The judgment of a memoir such as Rushdie’s, however, cannot be the same as the judgment of his case. A memoir is not good because the memoirist as a man deserves, as a matter of fundamental principle, our support and protection; and unfortunately Rushdie’s book is long and he is not a good writer. On the contrary, he is self-indulgent and much of his account is deeply (or perhaps I should say shallowly) banal, consisting of accounts of takeaway meals or brief and semi-clandestine meetings with well-known persons or full-blown celebrities, of whose fame he seems to be in awe. What he says about these meetings does not rise even to the interest of the gossip column.
He uses the curious literary device throughout of referring to himself in the third person, as “he” rather than “I.” Occasionally this is confusing, so that sometimes one is for a moment unsure whether “he” is Rushdie or his interlocutor; but it has a certain psychological advantage for Rushdie, allowing him, for example, to distance himself somewhat from his cad-like behavior towards his third wife and mother of his second son. Here he describes the beginning of his immature affair with the woman who was to become his fourth, but not final, wife:
He was a married man. His wife and their two-year-old child were waiting for him at home, and if things had been different there he would have grasped the obvious truth that an apparition who seemed to embody everything he hoped for in his future, a Lady Liberty of flesh and blood, had to be a mirage, and that to plunge towards her as if she were real was to court disaster for himself, inflict unconscionable pain upon his wife, and place an unfair burden on the Illusion herself.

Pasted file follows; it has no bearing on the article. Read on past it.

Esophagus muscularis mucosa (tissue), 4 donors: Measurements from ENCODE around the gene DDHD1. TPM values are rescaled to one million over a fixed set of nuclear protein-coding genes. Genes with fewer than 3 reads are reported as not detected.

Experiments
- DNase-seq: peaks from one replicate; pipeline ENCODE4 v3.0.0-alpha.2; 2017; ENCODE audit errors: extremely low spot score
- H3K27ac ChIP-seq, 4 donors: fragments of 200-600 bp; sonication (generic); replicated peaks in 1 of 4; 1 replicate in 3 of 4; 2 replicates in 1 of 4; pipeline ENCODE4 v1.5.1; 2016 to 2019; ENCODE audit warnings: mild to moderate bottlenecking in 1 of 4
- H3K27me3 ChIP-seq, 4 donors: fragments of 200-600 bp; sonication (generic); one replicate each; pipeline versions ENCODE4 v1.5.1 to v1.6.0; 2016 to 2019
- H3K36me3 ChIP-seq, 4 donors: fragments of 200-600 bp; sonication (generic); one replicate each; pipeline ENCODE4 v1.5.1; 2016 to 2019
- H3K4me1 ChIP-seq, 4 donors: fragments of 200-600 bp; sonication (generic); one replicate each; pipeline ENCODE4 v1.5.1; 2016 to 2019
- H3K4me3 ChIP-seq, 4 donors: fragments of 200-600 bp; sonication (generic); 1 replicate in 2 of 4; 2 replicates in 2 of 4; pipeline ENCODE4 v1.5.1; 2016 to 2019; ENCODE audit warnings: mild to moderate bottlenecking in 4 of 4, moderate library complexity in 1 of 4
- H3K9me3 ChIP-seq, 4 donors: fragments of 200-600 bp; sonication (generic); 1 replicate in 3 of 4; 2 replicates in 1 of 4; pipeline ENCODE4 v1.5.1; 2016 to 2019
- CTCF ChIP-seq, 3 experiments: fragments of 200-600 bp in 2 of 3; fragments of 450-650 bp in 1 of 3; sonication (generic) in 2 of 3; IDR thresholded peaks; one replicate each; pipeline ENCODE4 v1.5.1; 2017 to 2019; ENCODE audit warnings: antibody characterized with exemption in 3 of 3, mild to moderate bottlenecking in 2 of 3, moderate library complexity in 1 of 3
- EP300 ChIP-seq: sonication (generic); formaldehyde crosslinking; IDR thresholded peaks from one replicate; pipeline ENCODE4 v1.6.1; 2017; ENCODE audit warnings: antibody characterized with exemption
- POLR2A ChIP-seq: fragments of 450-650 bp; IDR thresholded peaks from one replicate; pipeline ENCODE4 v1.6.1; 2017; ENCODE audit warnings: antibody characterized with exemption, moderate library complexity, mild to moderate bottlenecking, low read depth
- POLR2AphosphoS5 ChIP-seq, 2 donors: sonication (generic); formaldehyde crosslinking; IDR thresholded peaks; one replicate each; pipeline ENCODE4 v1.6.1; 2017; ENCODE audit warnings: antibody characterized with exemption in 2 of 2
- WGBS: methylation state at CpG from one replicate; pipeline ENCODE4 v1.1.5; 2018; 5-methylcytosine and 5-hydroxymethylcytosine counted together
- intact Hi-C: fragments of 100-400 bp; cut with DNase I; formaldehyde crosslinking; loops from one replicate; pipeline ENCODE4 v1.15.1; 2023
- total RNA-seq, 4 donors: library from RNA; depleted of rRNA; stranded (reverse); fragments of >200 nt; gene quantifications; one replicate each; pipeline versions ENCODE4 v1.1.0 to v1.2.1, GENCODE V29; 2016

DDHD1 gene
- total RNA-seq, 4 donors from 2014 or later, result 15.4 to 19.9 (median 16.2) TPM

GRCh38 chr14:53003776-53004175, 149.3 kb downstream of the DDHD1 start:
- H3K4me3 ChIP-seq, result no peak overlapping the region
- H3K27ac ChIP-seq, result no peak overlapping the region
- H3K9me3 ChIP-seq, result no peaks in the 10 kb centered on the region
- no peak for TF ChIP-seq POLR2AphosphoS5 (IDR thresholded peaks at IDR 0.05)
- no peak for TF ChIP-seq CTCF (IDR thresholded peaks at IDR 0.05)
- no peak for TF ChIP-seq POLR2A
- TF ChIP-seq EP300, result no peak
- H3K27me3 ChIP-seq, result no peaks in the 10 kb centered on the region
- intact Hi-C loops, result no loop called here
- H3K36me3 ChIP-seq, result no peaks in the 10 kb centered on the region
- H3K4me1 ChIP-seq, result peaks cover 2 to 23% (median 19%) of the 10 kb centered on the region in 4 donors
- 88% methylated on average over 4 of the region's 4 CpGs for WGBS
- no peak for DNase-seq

It is clear that this passage (about things of doubtful public interest or importance, unless the writer believes that all that pertains to him is ipso facto of public interest or importance) would have been much more painful to write, and genuinely confessional, if it had been in the first person. As for the things that would have been different if things had been different, one is reminded of Edmund’s great speech:
This is the excellent foppery of the world, that, when we are sick in fortune (often the surfeit of our own behavior), we make guilty of our disasters the sun, the moon, and the stars: as if we were villains by necessity; fools by heavenly compulsion; knaves, thieves, and treachers, by spherical predominance; drunkards, liars, and adulterers, by an enforced obedience of planetary influence; and all that we are evil in, by a divine thrusting on: An admirable evasion of whore-master man, to lay his goatish disposition to the charge of a star!
In this connection, it worth quoting from the preface to Koestler’s account of his time under sentence of death. “The main difficulty,” he said, “was the temptation to cut a good figure.” This is a thought whose concision and precision is quite beyond Rushdie’s powers; and when Rushdie feels that he cannot cut a good figure, as when he recounts his issuance of a grovellingly insincere recantation of his supposed apostasy, he cannot bring himself (as would be natural) actually to quote it. What Rushdie does not realize is that no one with any imagination would blame him for it; here truly was an instance where, if things had been different, things would not only have been different but very different. Anyone can understand how a man under a real threat of death might recant ignominiously in the hope of living longer. As Koestler says, “To die—even in the service of an impersonal cause—is always a personal affair”: another of his many thoughts that is worth more than the whole of Rushdie’s 656 pages.
To judge by his writing, Rushdie thinks in clichés. I opened the book at random and found the following:
He was deliberately trying to up the ante, and so far the Iranians were hanging tough and refusing to fold. But there was only one way to go now.
Perhaps a desperate need to escape a mind full of clichés explains the exaggerated imagery of much of his writing, the magic realism with both the magic and the realism removed (in contrast to that of his most ill-chosen, because inimitable, model, Gabriel García Márquez). With him, unlikelihood serves for imagination and emphasis for force. Here he imagines how he might one day write about his experiences: